Etymology
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Words related to astrologer

astrology (n.)

late 14c., "calculation and foretelling based on observation of heavenly bodies," from Latin astrologia "astronomy, the science of the heavenly bodies," from Greek astrologia "astronomy," literally "a telling of the stars," from astron "star" (from PIE root *ster- (2) "star") + -logia "treating of" (see -logy).

Originally identical with astronomy and including scientific observation and description. The special sense of "astronomy applied to prediction of events" was divided into natural astrology "the calculation and foretelling of natural phenomenon" (tides, eclipses, dates of Church festivals, etc.), and judicial astrology "the art of judging occult influences of stars and planets on human affairs."

In Latin and later Greek, astronomia tended to be more scientific than astrologia.  In English, the differentiation between astrology and astronomy began late 1400s and by late 17c. this word was limited to the sense of "reading influences of the stars and their effects on human destiny."

And consequently, an Astrology in the World before Astronomy, either in Name or Science. so that (Non obstante whatever any Astronomer shall oppose to the contrary) Astrology hath the right of Primogeniture. And all the Sober and Judiciously Learned must needs acknowledge the Truth hereof.—Howbeit, it were to be wished that the Astrologer understood Astronomy, and that the Astronomer were acquainted with Astrology: Although I do in truth despair of ever finding many to be so happily Accomplished. [John Gadbury, introduction to "Ephemerides of the Celestial Motions," London, 1672]
It is ... an extremely just observation of M. Comte, that [the study of astrology] marks the first systematic effort to frame a philosophy of history by reducing the apparently capricious phenomena of human actions within the domain of law. It may, however, I think, be no less justly regarded as one of the last struggles of human egotism against the depressing sense of insignificance which the immensity of the universe must produce. [W.E.H. Lecky, "History of the Rise and Influence of the Spirit of Rationalism in Europe," 1866]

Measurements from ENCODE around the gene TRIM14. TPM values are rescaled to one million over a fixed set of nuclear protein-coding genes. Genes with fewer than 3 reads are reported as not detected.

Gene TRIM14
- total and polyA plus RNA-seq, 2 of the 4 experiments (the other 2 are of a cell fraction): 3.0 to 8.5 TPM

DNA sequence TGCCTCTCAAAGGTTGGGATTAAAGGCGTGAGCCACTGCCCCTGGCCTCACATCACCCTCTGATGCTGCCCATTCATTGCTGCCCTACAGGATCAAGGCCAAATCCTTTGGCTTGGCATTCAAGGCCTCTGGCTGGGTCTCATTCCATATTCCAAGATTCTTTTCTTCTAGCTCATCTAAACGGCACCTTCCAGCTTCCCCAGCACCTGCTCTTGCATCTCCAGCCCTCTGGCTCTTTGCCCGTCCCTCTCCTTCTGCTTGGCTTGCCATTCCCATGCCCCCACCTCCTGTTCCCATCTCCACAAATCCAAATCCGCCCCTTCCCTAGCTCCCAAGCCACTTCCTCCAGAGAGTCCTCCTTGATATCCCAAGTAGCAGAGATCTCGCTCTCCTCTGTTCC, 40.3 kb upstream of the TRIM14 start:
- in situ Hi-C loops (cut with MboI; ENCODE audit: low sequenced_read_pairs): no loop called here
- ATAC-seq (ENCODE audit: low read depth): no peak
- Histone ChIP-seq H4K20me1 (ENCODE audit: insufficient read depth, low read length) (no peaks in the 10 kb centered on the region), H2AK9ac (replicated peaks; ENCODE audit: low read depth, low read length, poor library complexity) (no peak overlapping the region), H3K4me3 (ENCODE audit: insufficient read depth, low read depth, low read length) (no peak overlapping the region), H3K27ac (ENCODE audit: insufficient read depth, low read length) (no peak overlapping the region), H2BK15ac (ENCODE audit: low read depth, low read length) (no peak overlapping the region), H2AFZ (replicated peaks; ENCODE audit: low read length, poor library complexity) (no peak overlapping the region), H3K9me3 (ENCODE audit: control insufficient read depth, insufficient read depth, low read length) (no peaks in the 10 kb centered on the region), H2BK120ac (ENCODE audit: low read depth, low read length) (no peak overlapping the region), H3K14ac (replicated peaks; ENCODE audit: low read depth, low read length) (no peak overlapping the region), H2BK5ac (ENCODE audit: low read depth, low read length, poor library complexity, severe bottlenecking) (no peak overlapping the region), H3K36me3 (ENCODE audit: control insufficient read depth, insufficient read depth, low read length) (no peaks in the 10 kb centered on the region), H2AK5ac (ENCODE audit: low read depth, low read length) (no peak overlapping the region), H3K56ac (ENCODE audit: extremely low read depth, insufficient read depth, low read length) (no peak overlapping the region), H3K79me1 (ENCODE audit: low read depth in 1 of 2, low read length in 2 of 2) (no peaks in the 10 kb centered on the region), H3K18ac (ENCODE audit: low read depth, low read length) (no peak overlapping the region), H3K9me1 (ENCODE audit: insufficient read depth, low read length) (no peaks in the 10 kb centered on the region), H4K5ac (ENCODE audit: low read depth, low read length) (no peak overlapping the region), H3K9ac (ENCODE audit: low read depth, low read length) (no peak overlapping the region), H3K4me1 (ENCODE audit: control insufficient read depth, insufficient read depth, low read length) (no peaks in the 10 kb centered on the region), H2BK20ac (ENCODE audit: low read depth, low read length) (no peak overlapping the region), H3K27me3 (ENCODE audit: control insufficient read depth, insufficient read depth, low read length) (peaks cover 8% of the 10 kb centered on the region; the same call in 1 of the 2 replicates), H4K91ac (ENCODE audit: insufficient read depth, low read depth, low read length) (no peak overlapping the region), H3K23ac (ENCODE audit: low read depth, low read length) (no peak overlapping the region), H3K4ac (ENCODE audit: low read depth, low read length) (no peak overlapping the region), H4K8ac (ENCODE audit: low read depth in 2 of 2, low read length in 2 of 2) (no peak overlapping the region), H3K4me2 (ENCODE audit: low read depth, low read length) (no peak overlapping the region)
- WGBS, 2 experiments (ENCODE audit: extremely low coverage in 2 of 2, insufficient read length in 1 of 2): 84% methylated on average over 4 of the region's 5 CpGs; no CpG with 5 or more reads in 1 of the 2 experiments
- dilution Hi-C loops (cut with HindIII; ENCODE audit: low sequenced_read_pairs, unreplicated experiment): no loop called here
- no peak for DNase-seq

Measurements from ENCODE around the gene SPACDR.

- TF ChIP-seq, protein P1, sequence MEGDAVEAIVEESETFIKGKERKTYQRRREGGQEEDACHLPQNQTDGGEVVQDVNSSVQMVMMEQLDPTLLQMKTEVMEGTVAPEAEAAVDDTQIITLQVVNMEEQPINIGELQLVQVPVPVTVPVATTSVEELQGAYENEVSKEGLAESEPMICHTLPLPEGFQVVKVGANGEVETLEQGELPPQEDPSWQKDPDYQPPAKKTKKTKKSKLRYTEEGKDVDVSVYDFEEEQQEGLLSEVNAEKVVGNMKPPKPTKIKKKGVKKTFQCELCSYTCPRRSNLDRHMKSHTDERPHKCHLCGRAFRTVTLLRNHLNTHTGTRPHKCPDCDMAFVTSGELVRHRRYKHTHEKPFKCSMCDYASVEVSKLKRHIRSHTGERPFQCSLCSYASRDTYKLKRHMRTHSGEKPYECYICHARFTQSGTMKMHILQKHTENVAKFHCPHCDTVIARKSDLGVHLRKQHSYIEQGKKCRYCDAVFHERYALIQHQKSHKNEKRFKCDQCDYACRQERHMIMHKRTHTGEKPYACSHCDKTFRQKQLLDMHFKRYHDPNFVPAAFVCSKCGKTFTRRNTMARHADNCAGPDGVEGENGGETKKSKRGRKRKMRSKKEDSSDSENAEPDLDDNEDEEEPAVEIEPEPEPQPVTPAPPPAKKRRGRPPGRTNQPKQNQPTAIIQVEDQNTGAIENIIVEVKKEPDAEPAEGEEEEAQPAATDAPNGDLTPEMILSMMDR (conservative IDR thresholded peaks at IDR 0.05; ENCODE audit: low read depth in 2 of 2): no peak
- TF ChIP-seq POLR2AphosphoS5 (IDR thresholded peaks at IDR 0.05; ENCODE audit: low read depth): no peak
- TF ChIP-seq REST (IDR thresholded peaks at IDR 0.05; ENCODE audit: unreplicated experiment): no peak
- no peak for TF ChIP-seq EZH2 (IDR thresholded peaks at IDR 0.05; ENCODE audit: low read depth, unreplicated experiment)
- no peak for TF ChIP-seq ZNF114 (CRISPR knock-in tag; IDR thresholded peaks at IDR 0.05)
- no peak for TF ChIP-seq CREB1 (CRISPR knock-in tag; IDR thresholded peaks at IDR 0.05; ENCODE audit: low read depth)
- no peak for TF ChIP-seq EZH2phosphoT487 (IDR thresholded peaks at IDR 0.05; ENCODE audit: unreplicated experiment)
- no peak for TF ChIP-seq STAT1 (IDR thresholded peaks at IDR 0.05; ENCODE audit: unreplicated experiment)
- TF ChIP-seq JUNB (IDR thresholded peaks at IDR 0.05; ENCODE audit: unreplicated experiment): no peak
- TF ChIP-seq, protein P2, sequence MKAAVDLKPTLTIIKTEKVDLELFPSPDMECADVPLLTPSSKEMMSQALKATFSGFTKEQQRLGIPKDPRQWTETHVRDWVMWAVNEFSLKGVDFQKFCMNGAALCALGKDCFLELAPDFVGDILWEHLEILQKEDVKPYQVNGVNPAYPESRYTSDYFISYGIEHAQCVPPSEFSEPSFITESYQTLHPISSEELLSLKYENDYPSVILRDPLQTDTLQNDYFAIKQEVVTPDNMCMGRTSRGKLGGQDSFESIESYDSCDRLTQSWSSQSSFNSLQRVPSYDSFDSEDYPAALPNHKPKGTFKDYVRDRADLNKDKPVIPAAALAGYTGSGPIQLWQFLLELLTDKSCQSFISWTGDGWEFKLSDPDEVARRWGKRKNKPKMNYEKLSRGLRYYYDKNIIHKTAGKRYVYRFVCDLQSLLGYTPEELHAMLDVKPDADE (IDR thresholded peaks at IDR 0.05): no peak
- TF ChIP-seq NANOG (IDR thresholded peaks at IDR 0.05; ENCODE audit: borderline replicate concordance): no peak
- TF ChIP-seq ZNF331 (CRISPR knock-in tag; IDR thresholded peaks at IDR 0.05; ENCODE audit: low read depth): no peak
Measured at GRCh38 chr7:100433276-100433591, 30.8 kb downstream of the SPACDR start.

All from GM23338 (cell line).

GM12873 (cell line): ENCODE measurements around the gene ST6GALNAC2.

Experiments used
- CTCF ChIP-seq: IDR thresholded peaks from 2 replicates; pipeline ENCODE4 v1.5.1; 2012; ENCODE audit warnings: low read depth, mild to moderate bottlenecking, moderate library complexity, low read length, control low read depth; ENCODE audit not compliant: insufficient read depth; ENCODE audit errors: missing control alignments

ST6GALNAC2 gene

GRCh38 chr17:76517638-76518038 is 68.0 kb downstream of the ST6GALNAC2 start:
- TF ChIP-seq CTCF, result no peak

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-er (1)

English agent noun ending, corresponding to Latin -or. In native words it represents Old English -ere (Old Northumbrian also -are) "man who has to do with," from Proto-Germanic *-ari (cognates: German -er, Swedish -are, Danish -ere), from Proto-Germanic *-arjoz. Some believe this root is identical with, and perhaps a borrowing of, Latin -arius (see -ary).

Generally used with native Germanic words. In words of Latin origin, verbs derived from past participle stems of Latin ones (including most verbs in -ate) usually take the Latin ending -or, as do Latin verbs that passed through French (such as governor); but there are many exceptions (eraser, laborer, promoter, deserter; sailor, bachelor), some of which were conformed from Latin to English in late Middle English.

The use of -or and -ee in legal language (such as lessor/lessee) to distinguish actors and recipients of action has given the -or ending a tinge of professionalism, and this makes it useful in doubling words that have a professional and a non-professional sense (such as advisor/adviser, conductor/conducter, incubator/incubater, elevator/elevater).

astronomer (n.)

"one versed in the laws of the heavenly bodies," late 14c., from astronomy (q.v.) + -er (1). It replaced French import astronomyen (c. 1300), which, had it survived, probably would have yielded *astronomian. For sense differentiation, see astrology and compare astrologer.

horologer (n.)

late 14c., "clock-maker," via Latin from Greek hōrologe "clock, timepiece, instrument for measuring the hours of a day," from hōrologos "telling the hour," from hōra "hour" (see hour) on model of astrologer, etc. Hence also obsolete English horologe "timepiece, sundial, hourglass, clock, cock" (late 14c.) and the old expression the devil in the horologe for "mischief in an orderly system" (17c.).